Greening The Earth

Satellite data from NASA Earth Observatory shows that Earth is greener now than it was 20 years ago. The data was collected for 20 years using a NASA instrument that orbited the planet aboard two satellites. This instrument is known as the Moderate Resolution Imaging Spectroradiometer, or MODIS. It specifically shows that there has been a 5% increase in foliage. Tree planting projects in China and India are mainly credited with the increase in green space. When we evaluate this increase per decade, it shows that the green area has increased by an average of 2.3 percent per decade, with China (11%) and India (7%) at the forefront. However, the EU (5%), Canada (4%), Russia (4%), Australia (3%), the United States (3%) and Mexico (2.5%) are all above average. Overall, this is good news, but it is important to note that while this surge in plant growth helps keep the Earth cooler, it does not eliminate all climate change issues. 

Source: NASA Earth Observatory

 Source: NASA Earth Observatory
An updated map (directly above) released by NASA showed how greenness increased between 2000 and 2018 globally. The areas where greenness increased were marked in green and areas where it decreased were marked in brown.


In addition, another map released by NASA (above) shows the predicted trend in the "leaf area index" (LAI)— the amount of leaf area relative to ground area — during the growing season. This map shows the predicted change in the growing season's LAI from 2081-2100 relative to 1981-2000. It predicts that there will be a significant increase in green coverage.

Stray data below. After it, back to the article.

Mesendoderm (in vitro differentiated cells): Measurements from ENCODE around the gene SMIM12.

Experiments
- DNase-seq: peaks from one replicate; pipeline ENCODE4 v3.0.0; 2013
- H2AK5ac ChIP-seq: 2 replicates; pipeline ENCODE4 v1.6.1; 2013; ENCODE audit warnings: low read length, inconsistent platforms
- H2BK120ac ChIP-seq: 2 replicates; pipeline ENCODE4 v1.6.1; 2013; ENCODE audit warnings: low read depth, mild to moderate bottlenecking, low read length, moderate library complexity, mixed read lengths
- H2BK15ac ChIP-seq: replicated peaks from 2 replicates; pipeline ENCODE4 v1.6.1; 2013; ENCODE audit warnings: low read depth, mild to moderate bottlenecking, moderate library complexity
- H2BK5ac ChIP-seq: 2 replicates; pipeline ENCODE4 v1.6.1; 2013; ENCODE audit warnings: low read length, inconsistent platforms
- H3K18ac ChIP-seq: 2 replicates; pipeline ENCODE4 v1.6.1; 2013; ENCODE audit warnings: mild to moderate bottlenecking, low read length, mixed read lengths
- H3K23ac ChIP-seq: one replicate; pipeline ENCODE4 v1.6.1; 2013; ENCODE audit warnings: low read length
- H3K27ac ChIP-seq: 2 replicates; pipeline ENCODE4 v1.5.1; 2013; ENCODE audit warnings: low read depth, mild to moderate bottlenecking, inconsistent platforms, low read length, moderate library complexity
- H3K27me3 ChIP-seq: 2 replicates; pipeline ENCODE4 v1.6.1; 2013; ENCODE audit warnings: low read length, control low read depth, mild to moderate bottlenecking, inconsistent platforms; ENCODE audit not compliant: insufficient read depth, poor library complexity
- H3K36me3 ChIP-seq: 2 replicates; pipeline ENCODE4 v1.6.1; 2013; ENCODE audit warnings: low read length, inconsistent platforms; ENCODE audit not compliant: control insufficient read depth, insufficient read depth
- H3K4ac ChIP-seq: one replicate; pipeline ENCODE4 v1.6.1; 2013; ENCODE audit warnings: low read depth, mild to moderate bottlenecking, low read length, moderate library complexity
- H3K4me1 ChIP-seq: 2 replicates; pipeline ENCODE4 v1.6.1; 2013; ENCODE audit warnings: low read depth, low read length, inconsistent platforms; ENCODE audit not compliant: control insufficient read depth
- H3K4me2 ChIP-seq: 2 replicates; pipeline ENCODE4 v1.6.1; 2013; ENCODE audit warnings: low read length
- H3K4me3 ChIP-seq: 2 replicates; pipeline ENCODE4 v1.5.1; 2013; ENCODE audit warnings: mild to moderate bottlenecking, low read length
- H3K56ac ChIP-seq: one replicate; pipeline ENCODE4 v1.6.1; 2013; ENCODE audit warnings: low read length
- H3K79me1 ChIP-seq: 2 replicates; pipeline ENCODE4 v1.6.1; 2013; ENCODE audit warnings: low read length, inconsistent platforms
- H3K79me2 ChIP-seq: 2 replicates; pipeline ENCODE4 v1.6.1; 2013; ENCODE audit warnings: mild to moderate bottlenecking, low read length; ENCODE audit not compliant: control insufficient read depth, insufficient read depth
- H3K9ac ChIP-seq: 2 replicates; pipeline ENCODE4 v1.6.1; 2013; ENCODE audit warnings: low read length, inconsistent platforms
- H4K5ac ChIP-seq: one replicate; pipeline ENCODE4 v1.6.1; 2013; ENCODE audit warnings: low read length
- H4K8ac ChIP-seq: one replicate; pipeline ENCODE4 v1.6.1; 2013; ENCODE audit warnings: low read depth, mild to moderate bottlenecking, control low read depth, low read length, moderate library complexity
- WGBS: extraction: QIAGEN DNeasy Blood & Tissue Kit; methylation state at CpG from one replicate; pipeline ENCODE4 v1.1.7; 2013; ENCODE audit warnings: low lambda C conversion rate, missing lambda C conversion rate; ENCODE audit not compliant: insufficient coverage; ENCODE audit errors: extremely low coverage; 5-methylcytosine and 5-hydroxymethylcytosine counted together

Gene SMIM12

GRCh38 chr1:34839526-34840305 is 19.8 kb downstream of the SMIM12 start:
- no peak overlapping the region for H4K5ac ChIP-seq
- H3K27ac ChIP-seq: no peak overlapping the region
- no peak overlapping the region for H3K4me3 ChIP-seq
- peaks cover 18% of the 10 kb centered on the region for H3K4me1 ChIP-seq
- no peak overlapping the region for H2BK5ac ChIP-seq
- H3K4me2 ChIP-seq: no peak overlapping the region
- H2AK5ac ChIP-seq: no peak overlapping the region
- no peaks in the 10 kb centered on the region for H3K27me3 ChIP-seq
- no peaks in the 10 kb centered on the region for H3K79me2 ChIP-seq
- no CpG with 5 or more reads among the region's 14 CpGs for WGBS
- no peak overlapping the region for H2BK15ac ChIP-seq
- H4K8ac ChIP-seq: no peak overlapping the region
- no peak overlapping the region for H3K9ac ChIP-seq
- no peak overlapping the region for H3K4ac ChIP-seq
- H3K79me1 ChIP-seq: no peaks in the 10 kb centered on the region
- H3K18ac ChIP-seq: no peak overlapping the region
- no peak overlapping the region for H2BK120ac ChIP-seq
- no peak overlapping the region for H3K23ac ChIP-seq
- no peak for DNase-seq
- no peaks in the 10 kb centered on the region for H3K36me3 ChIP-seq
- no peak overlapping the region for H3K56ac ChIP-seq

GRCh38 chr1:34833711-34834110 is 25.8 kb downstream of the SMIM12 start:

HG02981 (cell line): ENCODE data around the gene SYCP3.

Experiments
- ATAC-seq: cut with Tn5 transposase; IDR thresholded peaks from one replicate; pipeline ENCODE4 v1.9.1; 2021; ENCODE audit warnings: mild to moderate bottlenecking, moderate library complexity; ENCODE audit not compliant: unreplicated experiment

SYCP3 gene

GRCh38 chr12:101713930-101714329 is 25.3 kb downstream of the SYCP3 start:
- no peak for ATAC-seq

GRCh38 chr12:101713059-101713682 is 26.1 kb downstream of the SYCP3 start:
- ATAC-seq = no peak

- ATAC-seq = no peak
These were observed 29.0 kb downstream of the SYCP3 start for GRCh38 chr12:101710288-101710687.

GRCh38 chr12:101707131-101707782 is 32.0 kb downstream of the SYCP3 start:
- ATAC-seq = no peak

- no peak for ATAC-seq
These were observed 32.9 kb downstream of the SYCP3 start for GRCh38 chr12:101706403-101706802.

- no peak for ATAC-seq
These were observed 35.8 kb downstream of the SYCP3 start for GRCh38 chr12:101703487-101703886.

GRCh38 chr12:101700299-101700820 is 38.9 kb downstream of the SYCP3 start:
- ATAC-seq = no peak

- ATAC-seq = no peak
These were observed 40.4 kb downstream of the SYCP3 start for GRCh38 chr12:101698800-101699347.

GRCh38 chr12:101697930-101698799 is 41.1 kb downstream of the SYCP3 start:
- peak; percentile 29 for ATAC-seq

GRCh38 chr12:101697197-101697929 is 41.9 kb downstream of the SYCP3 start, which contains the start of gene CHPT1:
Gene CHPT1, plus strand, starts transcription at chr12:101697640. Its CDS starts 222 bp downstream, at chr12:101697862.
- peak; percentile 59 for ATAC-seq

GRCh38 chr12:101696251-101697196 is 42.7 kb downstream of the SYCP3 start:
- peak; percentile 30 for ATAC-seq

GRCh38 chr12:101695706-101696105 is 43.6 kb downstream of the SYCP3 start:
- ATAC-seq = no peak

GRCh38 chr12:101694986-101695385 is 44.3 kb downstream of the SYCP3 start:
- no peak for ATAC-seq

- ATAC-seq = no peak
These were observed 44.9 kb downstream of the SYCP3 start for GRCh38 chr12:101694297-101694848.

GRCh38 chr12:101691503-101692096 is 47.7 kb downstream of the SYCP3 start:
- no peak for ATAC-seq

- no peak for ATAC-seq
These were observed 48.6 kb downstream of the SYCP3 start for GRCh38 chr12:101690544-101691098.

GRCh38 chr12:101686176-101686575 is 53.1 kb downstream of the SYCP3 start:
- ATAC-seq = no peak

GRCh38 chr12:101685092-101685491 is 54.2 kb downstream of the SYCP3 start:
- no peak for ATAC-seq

The increase in LAI and vegetation growth can mitigate climate change. A 2020 study from NASA, which also used MODIS to capture data, reported that an increase in vegetation growth in recent decades had a strong cooling effect on the land due to increased efficiency of heat and water vapor transfer to the atmosphere. Vegetation transpires water to cool itself from solar heating. Professor Pierre Gentine at Columbia University commented, “Increased amount of leaves adds roughness which breaks the stillness of the air. More water vapor is thus transpired which leads to a cooler land surface.” This is known as the “Greening Earth”, and it shows that green coverage is imperative for cooling effects. NASA satellites have also shown that an increase in green land is enhancing carbon storage.

Research like this is very important because vegetation loss has been directly correlated to an increase in air pollution, poor environmental quality, lower quality of life and health, disasters, land degradation, climate change and its subsequent effects. In conclusion, looking at the data, researchers can say that humans and our geological landscapes are incredibly resilient, even if climate change mitigation steps take place slowly over the years, they are bound to have results.



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